Electrical Engineering
      and Computer Sciences

Electrical Engineering and Computer Sciences

COLLEGE OF ENGINEERING

UC Berkeley

Rethinking Runtime Verification on Hundreds of Cores: Challenges and Opportunities

Tayfun Elmas, Semih Okur and Serdar Tasiran

EECS Department
University of California, Berkeley
Technical Report No. UCB/EECS-2011-74
June 13, 2011

http://www.eecs.berkeley.edu/Pubs/TechRpts/2011/EECS-2011-74.pdf

We propose a novel approach for runtime monitoring and verification on computers with a large number of computation cores. The goal of the approach is to minimize the impact of runtime verification on the performance of the application being monitored. We distinguish between two kinds of computational overhead: (i) overhead caused by instrumentation and/or logging, and (ii) parallelizable overhead due to the verification algorithm(s) analyzing the executions. So far, runtime verification algorithms have been designed to run on the same threads as the code being monitored and both (i) and (ii) contribute to the slowdown of the program being monitored. The framework we propose allows us to carry out (ii) on separate, dedicated cores and threads. As a result, the program being monitored only experiences slowdown due to (i). We conjecture that, with some inexpensive hardware support, (i) can be reduced to negligible levels. By parallelizing analyses so that they run at least as fast as the program being monitored, but on separate computational resources, one can potentially use this approach for monitoring, error detection, containment, and recovery from errors. As a demonstration of concept, we investigate runtime monitoring for concurrency bugs, in particular, data race detection. We use a few CPU threads/cores and a large number of cores on a GPU to minimize the slowdown of the application on which race detection is being run. Our early experimental results indicate that this approach has potential.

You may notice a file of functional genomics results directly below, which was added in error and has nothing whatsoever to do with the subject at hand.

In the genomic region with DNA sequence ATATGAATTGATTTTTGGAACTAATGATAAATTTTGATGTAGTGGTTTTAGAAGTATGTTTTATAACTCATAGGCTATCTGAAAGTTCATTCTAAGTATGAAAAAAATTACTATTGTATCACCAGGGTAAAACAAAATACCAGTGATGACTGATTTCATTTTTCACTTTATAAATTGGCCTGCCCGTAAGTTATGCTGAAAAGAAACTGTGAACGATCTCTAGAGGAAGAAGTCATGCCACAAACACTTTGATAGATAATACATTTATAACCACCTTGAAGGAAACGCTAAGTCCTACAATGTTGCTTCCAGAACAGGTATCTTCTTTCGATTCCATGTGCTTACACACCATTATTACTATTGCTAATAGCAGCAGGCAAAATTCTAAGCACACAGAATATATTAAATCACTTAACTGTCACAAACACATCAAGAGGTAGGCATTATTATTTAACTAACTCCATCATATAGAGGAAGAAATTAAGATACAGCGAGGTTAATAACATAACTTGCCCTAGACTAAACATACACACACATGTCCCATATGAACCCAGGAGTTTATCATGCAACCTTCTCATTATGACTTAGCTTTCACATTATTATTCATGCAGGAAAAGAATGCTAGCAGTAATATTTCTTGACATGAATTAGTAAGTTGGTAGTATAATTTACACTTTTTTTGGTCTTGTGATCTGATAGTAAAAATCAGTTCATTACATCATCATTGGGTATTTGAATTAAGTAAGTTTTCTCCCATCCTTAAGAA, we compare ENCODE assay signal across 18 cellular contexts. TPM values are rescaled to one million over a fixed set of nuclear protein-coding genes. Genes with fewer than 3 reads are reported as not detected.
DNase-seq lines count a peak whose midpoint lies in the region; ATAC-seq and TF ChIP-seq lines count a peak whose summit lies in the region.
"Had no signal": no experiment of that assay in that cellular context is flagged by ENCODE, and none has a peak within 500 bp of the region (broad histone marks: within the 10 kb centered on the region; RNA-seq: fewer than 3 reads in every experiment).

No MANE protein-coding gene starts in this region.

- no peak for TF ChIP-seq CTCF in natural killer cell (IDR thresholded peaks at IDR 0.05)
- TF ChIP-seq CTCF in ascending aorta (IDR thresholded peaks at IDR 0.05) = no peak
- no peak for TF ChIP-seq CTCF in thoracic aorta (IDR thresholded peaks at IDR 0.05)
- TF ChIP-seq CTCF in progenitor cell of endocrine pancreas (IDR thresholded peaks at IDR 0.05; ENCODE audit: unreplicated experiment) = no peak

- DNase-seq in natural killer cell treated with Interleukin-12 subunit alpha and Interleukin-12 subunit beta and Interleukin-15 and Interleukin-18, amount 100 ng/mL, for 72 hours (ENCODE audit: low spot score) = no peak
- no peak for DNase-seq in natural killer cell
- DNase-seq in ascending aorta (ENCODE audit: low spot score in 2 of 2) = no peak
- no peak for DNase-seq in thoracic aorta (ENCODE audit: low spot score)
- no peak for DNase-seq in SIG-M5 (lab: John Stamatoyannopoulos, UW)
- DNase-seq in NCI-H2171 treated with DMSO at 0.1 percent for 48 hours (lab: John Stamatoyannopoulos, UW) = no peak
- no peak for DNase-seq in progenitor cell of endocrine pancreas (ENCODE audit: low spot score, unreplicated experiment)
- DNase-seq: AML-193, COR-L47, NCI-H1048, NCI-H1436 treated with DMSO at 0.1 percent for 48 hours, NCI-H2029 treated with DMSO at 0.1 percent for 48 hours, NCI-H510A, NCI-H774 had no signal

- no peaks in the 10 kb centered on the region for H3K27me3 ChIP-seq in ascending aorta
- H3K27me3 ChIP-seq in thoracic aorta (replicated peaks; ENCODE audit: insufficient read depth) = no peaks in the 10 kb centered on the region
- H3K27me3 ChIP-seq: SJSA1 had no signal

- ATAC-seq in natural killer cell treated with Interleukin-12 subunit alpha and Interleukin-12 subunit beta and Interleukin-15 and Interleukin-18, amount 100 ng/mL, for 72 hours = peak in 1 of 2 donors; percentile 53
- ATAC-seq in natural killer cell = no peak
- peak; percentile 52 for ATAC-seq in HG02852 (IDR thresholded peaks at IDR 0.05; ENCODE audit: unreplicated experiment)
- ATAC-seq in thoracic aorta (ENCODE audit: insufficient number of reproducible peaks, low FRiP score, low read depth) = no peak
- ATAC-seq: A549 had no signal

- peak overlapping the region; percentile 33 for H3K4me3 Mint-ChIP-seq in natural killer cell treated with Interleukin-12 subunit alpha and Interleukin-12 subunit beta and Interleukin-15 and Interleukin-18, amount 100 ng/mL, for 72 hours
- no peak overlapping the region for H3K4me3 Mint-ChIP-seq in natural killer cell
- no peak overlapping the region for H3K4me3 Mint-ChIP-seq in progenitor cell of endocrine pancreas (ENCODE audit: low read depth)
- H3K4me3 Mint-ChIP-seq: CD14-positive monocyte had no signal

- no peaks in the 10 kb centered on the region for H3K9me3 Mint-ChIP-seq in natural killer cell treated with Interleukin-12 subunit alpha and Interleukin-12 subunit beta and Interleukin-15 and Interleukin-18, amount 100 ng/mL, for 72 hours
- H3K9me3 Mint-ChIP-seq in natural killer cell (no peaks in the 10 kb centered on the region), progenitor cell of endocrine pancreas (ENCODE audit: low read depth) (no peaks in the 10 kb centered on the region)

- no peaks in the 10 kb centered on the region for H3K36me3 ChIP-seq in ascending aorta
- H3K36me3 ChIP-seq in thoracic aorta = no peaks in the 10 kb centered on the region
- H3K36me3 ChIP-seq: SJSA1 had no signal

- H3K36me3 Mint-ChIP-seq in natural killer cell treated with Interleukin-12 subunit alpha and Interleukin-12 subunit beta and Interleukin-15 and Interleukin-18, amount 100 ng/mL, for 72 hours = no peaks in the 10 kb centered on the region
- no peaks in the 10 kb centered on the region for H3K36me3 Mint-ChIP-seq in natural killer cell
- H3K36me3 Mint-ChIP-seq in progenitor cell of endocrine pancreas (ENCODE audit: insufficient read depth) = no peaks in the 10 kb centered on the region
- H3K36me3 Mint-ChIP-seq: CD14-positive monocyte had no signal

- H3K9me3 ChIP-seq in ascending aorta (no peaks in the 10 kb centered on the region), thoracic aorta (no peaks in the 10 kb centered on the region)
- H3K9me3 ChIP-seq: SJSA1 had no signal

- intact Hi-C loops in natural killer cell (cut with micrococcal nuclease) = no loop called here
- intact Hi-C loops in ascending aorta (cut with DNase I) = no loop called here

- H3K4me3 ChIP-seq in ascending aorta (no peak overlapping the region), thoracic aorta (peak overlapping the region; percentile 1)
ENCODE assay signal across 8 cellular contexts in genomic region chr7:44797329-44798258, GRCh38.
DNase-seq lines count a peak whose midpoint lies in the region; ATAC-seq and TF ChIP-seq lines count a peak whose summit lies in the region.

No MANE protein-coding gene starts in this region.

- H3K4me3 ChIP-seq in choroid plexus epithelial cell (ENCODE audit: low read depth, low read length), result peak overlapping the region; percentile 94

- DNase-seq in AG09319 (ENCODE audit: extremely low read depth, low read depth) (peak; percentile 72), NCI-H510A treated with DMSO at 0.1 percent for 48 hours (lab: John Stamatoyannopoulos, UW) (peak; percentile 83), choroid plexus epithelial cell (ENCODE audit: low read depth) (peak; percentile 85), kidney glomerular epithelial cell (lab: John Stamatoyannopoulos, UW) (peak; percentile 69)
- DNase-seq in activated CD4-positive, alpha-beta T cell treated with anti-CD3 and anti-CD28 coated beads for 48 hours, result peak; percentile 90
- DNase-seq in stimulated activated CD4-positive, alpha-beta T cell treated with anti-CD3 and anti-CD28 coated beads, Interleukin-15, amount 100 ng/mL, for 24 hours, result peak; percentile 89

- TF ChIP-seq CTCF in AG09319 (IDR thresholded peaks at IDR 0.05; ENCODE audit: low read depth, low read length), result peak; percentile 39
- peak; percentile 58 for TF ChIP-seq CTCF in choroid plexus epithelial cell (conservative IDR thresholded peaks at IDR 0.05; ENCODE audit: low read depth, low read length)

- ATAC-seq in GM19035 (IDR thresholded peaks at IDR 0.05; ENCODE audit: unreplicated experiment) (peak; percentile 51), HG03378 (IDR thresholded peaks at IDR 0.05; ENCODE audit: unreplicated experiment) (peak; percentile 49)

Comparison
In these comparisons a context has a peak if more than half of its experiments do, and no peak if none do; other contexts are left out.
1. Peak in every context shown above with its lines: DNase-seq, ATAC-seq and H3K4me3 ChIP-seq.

BibTeX citation:

@techreport{Elmas:EECS-2011-74,
    Author = {Elmas, Tayfun and Okur, Semih and Tasiran, Serdar},
    Title = {Rethinking Runtime Verification on Hundreds of Cores: Challenges and Opportunities},
    Institution = {EECS Department, University of California, Berkeley},
    Year = {2011},
    Month = {Jun},
    URL = {http://www.eecs.berkeley.edu/Pubs/TechRpts/2011/EECS-2011-74.html},
    Number = {UCB/EECS-2011-74},
    Abstract = {We propose a novel approach for runtime monitoring and verification on computers with a large number of computation cores. The goal of the approach is to minimize the impact of runtime verification on the performance of the application being monitored. We distinguish between two kinds of computational overhead: (i) overhead caused by instrumentation and/or logging, and (ii) parallelizable overhead due to the verification algorithm(s) analyzing the executions. So far, runtime verification algorithms have been designed to run on the same threads as the code being monitored and both (i) and (ii) contribute to the slowdown of the program being monitored. The framework we propose allows us to carry out (ii) on separate, dedicated cores and threads. As a result, the program being monitored only experiences slowdown due to (i). We conjecture that, with some inexpensive hardware support, (i) can be reduced to negligible levels. By parallelizing analyses so that they run at least as fast as the program being monitored, but on separate computational resources, one can potentially use this approach for monitoring, error detection, containment, and recovery from errors. As a demonstration of concept, we investigate runtime monitoring for concurrency bugs, in particular, data race detection. We use a few CPU threads/cores and a large number of cores on a GPU to minimize the slowdown of the application on which race detection is being run. Our early experimental results indicate that this approach has potential.}
}

EndNote citation:

%0 Report
%A Elmas, Tayfun
%A Okur, Semih
%A Tasiran, Serdar
%T Rethinking Runtime Verification on Hundreds of Cores: Challenges and Opportunities
%I EECS Department, University of California, Berkeley
%D 2011
%8 June 13
%@ UCB/EECS-2011-74
%U http://www.eecs.berkeley.edu/Pubs/TechRpts/2011/EECS-2011-74.html
%F Elmas:EECS-2011-74